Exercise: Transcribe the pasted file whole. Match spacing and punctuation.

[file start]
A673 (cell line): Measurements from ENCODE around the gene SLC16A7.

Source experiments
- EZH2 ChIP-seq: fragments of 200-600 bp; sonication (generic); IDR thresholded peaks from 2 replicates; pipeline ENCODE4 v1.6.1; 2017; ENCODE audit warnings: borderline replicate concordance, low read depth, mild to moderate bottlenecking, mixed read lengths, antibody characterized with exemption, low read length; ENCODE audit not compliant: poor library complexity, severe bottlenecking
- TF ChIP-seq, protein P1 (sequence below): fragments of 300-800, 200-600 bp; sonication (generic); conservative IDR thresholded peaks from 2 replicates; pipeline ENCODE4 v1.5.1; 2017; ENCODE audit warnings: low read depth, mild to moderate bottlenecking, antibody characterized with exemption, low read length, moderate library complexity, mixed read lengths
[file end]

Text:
A673 (cell line): Measurements from ENCODE around the gene SLC16A7.

Source experiments
- EZH2 ChIP-seq: fragments of 200-600 bp; sonication (generic); IDR thresholded peaks from 2 replicates; pipeline ENCODE4 v1.6.1; 2017; ENCODE audit warnings: borderline replicate concordance, low read depth, mild to moderate bottlenecking, mixed read lengths, antibody characterized with exemption, low read length; ENCODE audit not compliant: poor library complexity, severe bottlenecking
- TF ChIP-seq, protein P1 (sequence below): fragments of 300-800, 200-600 bp; sonication (generic); conservative IDR thresholded peaks from 2 replicates; pipeline ENCODE4 v1.5.1; 2017; ENCODE audit warnings: low read depth, mild to moderate bottlenecking, antibody characterized with exemption, low read length, moderate library complexity, mixed read lengths